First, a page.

Friday, September 5, 2008

And right after the Ft. Worth Article, the DI rebuttal

You can almost set your clock to when the Discovery Institute will respond to any article about Intelligent Design. The fun part is reading their rebuttal and looking for the misleading statements. I think I need to start a pool, how many misleading and misdirecting statements will the DI make? Well I don't plan on counting them right now, but I do plan on bring up some of the more interesting ones.

Of course they are claiming the Ft Worth Weekly piece was short on facts and misrepresented their position -- something I believe them to be an expert in. So let's dig in a little bit and see what we can see. I've already posted my opinion of the Ft. Worth Weekly piece here. Did the DI attack the piece itself, no they did their usual and took specific sections trying to weaken the purpose of the piece. But their very defensive attitude defeats their purpose.

The article stated:

"One of the center’s primary goals is to support research by scientists and other scholars challenging various aspects of Darwinian theory. The CSC’s leaders have advanced degrees — but they aren’t scientists: Director Stephen Meyer has a Ph.D. in the history and philosophy of science, while Associate Director John G. West holds a doctorate in government.

One of the hallmarks of the institute, according to many scientists, is that the CSC generates pseudo-scientific research, done by researchers with Ph.D. credentials, to bolster claims concerning intelligent design, to build support for that idea as a credible scientific theory. Of course the proponents of intelligent design also include those with legitimate hard-science backgrounds, like McLeroy and Maddox."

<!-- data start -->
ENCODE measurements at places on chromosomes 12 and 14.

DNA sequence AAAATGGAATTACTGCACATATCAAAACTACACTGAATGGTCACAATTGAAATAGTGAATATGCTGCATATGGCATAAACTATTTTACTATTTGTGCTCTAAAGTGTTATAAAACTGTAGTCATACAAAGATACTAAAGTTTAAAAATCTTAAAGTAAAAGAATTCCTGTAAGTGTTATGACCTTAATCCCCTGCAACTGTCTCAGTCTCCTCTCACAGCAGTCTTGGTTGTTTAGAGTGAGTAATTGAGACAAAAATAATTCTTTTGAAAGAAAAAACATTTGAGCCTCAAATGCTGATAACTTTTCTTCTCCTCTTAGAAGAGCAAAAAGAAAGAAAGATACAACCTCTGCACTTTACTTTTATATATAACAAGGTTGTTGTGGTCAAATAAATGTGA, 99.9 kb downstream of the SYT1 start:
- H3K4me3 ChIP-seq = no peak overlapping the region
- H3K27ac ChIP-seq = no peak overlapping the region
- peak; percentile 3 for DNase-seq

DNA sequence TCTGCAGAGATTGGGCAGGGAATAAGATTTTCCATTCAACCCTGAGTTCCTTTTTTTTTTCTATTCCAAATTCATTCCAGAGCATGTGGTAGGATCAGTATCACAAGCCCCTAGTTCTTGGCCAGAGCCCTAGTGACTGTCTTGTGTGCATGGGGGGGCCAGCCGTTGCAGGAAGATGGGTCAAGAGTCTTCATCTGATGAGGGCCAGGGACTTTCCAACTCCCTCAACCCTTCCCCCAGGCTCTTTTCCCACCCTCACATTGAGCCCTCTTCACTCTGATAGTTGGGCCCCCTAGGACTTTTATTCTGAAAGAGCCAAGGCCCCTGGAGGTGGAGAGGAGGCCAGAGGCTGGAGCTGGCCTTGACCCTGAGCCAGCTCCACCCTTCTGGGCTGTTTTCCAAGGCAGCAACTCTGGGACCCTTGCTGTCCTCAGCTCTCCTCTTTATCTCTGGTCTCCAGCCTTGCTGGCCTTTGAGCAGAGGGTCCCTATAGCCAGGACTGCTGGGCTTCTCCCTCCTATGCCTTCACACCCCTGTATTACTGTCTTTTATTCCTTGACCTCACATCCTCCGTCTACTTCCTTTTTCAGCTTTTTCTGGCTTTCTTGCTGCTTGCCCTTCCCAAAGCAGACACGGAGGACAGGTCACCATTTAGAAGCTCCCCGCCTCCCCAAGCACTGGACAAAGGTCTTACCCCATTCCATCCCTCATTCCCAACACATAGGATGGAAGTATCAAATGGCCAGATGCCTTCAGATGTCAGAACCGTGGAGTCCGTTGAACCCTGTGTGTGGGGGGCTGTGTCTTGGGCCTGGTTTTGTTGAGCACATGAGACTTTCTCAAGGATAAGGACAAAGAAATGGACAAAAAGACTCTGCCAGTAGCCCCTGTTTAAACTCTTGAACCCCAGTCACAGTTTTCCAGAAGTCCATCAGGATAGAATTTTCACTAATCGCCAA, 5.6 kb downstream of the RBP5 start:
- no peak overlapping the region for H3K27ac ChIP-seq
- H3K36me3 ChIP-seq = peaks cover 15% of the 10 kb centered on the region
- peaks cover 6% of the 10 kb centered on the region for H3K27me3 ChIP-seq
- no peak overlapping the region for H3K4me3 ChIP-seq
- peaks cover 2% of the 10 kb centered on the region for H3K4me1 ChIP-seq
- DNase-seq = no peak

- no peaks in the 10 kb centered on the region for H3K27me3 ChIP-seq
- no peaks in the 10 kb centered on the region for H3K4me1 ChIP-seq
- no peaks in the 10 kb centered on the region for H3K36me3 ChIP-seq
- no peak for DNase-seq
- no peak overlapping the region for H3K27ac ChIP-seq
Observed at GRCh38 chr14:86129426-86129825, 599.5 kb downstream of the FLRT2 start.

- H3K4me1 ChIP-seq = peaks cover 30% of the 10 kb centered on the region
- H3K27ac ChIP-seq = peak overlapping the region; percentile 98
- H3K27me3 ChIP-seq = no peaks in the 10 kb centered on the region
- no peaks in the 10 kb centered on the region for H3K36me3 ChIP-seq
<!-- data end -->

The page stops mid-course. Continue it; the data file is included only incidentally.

And the DI knee-jerk reaction is this:
"Discovery Institute has as Fellows nine PhD biologists or biochemists. Additionally, there are several who are chemists, physicists or astronomers. To imply that Discovery’s PhD credentialed Fellows are only in philosophy or some other non-hard science area is untrue, and a disservice to readers."
First of all did the article imply that the DI only employed philosophers, no! The article said the leaders were not scientists and it substantiated that statement. It did say that the 'fellows' of the DI "generates pseudo-scientific research". Did the DI object to the characterization of it's work as "pseudo-scientific research." No, they pull a little legalistic word trick and make an unsubstantiated claim and then change the direction of the conversation. You know by not objecting to the generates pseudo-scientific research, this could be taken as an implied statement that they agree the 'research' done by their fellows is 'pseudo-scientific', right?

No a brief aside. When a DI fellow, one with a PhD or other degree in a scientific discipline, writes a popular press book about ID -- does that count as scientific research? In my opinion No! Sure Michael Behe has a PhD in biochemistry and has tenure at Lehigh Universisty. But when he is publishing books like "Darwin's Black Box", is he acting under his persona as a PhD and University Professor? He uses the titles to add a level of credibility to his popular press publishing's, but that's all. In my opinion it would be the same thing as him writing a cookbook and signing it as "Michael Behe, PhD".

OK, back to the supposed 'rebuttal'.

The article also stated:
"The Discovery Institute was the prime source of information for a group of school board members in Dover, Pa., who, like the seven Young Earth philosophists on the Texas SBOE, wanted to put forth their version of natural history. In 2004, Dover school administrators, at the insistence of the district’s board, added the following sentence to the biology curriculum: “Students will be made aware of the gaps/problems in Darwin’s theory and of other theories of evolution including, but not limited to, intelligent design.”

Adding later: The Discovery Institute’s policy of promoting intelligent design as secular science was thwarted in Pennsylvania, but it may well reappear in Texas."